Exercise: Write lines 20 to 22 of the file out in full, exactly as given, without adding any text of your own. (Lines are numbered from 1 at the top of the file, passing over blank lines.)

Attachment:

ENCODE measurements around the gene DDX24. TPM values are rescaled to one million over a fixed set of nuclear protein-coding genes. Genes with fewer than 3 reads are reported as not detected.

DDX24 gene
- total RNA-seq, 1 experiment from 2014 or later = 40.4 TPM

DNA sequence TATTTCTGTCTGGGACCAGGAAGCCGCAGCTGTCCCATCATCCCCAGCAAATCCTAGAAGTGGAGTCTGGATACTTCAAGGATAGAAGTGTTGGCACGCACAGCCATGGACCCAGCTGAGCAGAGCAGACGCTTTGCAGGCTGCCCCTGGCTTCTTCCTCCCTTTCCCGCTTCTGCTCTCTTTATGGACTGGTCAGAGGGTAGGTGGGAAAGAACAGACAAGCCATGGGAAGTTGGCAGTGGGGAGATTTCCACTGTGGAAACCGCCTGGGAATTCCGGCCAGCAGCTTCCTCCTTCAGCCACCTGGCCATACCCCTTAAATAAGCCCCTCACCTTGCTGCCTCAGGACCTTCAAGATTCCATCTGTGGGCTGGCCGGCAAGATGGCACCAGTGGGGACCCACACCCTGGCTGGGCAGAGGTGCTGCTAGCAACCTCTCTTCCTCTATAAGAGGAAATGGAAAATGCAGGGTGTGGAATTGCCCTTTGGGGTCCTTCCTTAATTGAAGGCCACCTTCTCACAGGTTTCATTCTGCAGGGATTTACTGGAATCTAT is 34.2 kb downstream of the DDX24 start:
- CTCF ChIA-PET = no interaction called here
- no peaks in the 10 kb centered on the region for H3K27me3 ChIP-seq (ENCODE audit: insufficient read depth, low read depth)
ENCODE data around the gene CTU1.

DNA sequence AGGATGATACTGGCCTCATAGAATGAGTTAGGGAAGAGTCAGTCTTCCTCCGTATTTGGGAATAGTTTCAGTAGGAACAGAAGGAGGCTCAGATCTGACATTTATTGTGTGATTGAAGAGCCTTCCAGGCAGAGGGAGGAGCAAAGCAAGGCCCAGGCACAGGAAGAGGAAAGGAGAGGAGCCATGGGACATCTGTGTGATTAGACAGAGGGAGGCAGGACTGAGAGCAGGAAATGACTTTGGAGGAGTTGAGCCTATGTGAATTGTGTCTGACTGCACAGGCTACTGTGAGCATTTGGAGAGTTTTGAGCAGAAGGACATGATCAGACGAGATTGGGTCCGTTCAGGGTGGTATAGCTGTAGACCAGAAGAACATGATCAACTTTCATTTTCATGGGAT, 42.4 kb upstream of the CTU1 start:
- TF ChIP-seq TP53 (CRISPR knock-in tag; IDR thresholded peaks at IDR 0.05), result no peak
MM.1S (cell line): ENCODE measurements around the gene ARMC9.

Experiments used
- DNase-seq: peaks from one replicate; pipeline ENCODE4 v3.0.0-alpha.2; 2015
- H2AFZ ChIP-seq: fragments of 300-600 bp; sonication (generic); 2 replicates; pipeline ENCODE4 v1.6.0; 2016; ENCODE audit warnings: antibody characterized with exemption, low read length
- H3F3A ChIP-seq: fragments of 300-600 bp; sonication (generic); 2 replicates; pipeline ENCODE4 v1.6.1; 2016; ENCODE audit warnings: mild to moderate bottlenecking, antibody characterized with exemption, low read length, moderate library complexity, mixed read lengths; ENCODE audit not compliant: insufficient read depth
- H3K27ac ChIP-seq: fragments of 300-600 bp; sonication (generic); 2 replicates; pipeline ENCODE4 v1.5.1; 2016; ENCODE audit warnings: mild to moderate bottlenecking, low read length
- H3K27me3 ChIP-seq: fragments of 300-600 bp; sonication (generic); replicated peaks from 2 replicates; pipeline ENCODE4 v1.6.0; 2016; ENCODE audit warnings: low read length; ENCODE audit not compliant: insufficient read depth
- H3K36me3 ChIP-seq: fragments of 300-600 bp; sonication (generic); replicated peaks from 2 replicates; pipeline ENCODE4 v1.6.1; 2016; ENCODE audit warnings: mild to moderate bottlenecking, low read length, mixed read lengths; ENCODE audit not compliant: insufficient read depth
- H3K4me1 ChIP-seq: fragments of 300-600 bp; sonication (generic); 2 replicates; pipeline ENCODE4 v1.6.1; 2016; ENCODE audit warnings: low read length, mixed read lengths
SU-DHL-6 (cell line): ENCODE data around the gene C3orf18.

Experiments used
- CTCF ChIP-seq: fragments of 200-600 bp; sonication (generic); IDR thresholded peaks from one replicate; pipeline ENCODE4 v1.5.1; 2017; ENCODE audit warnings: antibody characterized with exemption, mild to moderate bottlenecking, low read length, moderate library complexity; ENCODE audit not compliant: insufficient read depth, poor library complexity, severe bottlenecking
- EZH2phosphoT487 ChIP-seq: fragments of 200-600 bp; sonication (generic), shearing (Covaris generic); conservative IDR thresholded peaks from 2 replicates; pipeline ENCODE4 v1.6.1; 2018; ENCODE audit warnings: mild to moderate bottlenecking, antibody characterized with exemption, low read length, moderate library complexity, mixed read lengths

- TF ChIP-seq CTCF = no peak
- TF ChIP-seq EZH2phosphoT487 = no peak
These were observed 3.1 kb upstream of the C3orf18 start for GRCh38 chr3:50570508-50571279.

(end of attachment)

Experiments used
- CTCF ChIP-seq: fragments of 200-600 bp; sonication (generic); IDR thresholded peaks from one replicate; pipeline ENCODE4 v1.5.1; 2017; ENCODE audit warnings: antibody characterized with exemption, mild to moderate bottlenecking, low read length, moderate library complexity; ENCODE audit not compliant: insufficient read depth, poor library complexity, severe bottlenecking
- EZH2phosphoT487 ChIP-seq: fragments of 200-600 bp; sonication (generic), shearing (Covaris generic); conservative IDR thresholded peaks from 2 replicates; pipeline ENCODE4 v1.6.1; 2018; ENCODE audit warnings: mild to moderate bottlenecking, antibody characterized with exemption, low read length, moderate library complexity, mixed read lengths